Tracey Shissler at Jhpiego reflects on the initial challenges and accomplishments of the SUCCESS project to improve screening of cervical cancer in low-resource settings.
As I write this and recognise World HPV Day (4 March) and International Women’s Day (8 March), I think of where we are compared to where we want to be to eliminate cervical cancer, one of the top cancer killers globally for women, or at least get close to reaching the World Health Organisation's 90:70:90 goals by 2030.
Where we are now is that we know HPV causes cervical cancer. And we know cervical cancer is preventable if detected early in precancerous stages. But we still aren’t doing enough to make prevention easier now for both women and health providers.
Based on current HPV vaccination rates globally – we are not anywhere close to seeing 90% of girls vaccinated by the age of 15 by 2030 – screening adult women for HPV at the age of greatest risk for developing precancerous lesions (30-49) is not the short game we hoped. Screening women will remain critically necessary for today’s generation of women and into the next, until we have a sufficient proportion of girls (and, ideally boys too!) vaccinated against HPV before they are sexually active and unknowingly passing and contracting HPV.
SUCCESS, Scaling-up Cervical Cancer Elimination with Secondary prevention Strategy, is one of a limited number of global health projects that seeks to make cervical cancer prevention more accessible to women and easier to providers to manage in lower-resource settings. Countries that fall into low- and middle-income categories are still those that carry the burden of cervical cancer deaths as a result of lack of financing and policy for updated cervical cancer prevention options, among other reasons.
SUCCESS focuses on four countries (Burkina Faso, Côte d’Ivoire, Guatemala and the Philippines) that are well-positioned to transition from the former gold standard for cervical cancer screening in health care settings with limited resources – visual inspection with acetic acid (VIA) – to using WHO-endorsed HPV testing as the new screening approach. We began partnering with Ministries of Health in early 2020 in support of these countries’ larger plans for introducing HPV screening and sharing their efforts with countries in their regions.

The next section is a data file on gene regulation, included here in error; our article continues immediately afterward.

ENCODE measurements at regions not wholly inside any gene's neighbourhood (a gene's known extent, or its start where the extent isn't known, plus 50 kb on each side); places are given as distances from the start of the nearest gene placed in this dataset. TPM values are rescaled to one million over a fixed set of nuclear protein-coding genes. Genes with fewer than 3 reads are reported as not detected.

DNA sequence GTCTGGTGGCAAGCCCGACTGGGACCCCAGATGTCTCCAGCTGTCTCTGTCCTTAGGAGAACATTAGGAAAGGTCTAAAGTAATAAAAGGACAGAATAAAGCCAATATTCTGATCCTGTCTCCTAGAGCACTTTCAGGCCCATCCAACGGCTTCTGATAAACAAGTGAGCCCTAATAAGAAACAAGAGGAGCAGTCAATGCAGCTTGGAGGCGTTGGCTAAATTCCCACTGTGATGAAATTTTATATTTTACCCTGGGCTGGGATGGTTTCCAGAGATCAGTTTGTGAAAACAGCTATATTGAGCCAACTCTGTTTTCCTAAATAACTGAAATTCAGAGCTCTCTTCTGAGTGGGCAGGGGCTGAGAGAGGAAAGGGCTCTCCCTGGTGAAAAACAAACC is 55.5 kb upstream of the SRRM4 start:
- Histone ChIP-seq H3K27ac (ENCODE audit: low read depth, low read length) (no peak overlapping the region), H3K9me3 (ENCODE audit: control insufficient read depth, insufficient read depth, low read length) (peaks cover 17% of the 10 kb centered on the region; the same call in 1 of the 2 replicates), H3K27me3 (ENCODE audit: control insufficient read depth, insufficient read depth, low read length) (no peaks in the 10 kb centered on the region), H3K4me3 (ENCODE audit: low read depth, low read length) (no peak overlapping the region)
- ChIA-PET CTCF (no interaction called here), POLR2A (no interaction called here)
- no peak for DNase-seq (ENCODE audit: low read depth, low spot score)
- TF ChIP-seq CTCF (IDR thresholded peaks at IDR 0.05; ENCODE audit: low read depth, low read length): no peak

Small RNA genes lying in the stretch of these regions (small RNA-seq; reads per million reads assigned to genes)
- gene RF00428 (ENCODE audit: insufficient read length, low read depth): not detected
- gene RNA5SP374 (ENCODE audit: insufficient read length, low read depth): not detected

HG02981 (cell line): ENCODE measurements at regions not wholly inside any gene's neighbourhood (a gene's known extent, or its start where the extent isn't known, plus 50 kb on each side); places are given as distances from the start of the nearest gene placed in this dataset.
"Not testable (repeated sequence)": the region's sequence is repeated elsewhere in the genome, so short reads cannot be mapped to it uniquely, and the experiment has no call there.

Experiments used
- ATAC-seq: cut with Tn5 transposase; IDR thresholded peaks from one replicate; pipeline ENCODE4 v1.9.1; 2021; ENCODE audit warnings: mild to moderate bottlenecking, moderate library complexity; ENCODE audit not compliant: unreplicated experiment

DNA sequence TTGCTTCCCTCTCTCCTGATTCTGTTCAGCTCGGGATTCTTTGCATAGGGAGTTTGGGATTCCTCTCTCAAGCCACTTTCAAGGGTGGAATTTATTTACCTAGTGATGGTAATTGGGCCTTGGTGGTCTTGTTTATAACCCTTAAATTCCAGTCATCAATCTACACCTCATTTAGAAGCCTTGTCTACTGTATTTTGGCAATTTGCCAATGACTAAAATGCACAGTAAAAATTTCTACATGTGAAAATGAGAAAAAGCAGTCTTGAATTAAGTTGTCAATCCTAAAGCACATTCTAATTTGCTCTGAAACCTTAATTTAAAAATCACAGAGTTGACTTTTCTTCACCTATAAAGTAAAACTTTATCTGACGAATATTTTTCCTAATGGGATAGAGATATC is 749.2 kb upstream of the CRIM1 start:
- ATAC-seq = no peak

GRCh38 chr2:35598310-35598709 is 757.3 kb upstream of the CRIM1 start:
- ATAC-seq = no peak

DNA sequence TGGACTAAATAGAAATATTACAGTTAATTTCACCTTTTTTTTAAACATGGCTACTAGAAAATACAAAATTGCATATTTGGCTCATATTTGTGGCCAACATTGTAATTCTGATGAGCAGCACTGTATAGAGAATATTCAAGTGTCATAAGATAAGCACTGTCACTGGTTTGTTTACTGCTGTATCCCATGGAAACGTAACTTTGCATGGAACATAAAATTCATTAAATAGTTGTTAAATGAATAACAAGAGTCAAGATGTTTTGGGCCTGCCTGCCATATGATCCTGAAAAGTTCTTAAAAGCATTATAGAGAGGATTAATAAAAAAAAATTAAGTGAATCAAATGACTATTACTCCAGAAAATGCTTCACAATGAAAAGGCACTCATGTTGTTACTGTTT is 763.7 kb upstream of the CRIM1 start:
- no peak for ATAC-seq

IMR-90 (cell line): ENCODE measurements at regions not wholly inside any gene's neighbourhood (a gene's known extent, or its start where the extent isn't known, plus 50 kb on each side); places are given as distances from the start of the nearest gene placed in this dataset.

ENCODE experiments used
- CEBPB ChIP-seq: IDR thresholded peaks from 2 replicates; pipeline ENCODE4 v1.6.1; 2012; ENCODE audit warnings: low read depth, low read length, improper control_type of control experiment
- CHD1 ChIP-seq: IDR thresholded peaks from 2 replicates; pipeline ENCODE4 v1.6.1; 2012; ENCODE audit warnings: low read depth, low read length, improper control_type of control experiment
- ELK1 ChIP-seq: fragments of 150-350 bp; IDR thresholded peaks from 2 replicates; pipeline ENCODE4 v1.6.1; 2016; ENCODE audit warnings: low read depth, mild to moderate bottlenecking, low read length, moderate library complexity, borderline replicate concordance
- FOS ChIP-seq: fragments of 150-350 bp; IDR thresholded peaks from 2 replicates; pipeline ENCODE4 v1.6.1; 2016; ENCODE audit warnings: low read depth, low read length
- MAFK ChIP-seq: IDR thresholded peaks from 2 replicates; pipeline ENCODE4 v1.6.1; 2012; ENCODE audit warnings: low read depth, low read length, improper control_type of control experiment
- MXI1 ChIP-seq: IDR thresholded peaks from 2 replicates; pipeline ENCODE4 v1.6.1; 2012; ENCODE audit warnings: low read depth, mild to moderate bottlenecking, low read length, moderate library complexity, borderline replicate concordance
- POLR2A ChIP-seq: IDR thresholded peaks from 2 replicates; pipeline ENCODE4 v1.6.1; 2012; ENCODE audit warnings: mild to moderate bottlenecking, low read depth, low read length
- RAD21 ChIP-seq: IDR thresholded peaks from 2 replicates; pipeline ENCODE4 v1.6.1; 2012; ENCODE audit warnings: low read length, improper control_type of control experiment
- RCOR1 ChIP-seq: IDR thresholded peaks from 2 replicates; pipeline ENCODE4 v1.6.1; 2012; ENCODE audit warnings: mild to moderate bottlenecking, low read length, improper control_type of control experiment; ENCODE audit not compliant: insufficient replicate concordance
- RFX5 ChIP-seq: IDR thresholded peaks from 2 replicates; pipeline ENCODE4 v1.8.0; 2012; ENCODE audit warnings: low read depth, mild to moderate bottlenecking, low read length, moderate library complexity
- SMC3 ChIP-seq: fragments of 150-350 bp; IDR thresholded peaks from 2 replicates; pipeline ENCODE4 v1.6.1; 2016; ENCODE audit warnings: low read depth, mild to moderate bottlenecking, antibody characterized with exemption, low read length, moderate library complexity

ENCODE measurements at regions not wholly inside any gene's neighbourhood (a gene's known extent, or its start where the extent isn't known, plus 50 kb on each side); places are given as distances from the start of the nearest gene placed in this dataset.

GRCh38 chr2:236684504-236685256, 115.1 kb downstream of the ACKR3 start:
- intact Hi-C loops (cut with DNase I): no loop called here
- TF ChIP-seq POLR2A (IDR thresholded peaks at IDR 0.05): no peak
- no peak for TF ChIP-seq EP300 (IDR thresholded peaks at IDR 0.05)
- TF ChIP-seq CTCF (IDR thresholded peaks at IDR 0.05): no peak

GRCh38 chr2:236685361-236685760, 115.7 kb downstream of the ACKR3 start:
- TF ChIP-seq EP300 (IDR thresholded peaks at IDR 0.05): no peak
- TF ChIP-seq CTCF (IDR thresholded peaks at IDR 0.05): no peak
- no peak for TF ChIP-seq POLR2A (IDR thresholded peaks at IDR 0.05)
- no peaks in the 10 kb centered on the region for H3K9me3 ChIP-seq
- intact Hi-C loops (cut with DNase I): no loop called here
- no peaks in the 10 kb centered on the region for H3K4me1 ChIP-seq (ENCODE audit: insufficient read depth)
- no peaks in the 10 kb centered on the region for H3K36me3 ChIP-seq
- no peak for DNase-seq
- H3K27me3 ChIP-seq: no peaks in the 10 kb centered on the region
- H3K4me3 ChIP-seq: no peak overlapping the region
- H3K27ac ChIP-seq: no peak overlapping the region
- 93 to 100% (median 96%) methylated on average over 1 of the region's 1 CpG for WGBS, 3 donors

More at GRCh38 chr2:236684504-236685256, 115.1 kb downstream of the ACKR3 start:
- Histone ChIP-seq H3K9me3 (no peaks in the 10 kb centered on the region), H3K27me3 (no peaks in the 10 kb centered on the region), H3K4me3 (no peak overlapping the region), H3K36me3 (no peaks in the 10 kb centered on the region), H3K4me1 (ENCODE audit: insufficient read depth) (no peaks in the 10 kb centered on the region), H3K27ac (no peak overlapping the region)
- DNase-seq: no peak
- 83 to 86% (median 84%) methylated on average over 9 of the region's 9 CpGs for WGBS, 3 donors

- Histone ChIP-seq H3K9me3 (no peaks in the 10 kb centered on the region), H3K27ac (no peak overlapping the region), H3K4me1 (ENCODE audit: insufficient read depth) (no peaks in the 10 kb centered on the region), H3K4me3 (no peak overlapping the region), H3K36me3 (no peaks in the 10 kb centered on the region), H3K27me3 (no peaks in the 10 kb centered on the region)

We now know that the best possibility of success with introducing and expanding HPV testing in any country is supporting an enabling environment for advocates and health providers to empower women to self-collect and do so where it’s most convenient – the health facility, home, etc – while also integrating testing within women’s routine health services. The decision to self-collect is a game-changer for women. Self-collection reduces unnecessary time in health clinics and means a health provider is spending their time on women who actually have HPV and are the most at risk for developing cervical cancer.
To introduce and expand HPV testing within a short project period, our project plans accounted for the typical public health implementation challenges and roadblocks one thinks of when introducing updated reproductive health care: slow policy change, supply chain issues, importation hurdles, etc. But just like most global health projects, we didn’t happen to plan for a global pandemic that would stop us almost as soon as our project started in early 2020.
In West Africa where countries were arguably less impacted over time by COVID-19 (as compared to the Americas and Europe), SUCCESS project teams set up slowly in 2020 and early 2021, as stakeholders were increasingly available, and began screening with HPV testing in June 2021, while also incorporating HPV screening into national health plans, purchasing and supply chain systems.
Guatemala and the Philippines have had a longer start-up time due to pandemic surges. HPV testing began rolling out in late 2021, after earlier hybrid training and detailed implementation and transition plans kicked off with cervical cancer government counterparts.
Ministries of Health in all four SUCCESS project countries continue to offer HPV testing. They have recently added thermal ablation as a precancerous lesion treatment option that requires fewer resources and is easier for medical staff to use than cryotherapy (“cryo” requires a cumbersome nitrous oxide tank and all the connections in between), while working on larger policies, guidelines and plans for scale-up.
What has been better than expected is women’s preference for self-collecting HPV samples for testing. The potential this has for accessible prevention is obvious but an unexpected benefit came to light with the need for social distancing. Self-collection can reduce women’s time in a facility as well as time with medical staff, reducing the possibility of COVID-19 exposure for everyone involved. It has also given countries the option to easily offer cervical cancer screening outside of facilities altogether.
The global community needs to continue the expansion of HPV screening to achieve the elimination goals in our lifetime. It’s wonderful to hear colleagues’ enthusiasm in the project countries as screening numbers grow despite the pandemic, and to see health workers embrace the introduction of screening into routine reproductive health care. We know their commitment to improving women’s access to HPV testing is what has driven SUCCESS through the pandemic and, together with vaccination and early treatment, will be what ultimately moves us all closer to where we want to be as a global community to control and eliminate cervical cancer.
1 - WHO's 90:70:90 goals for 2030: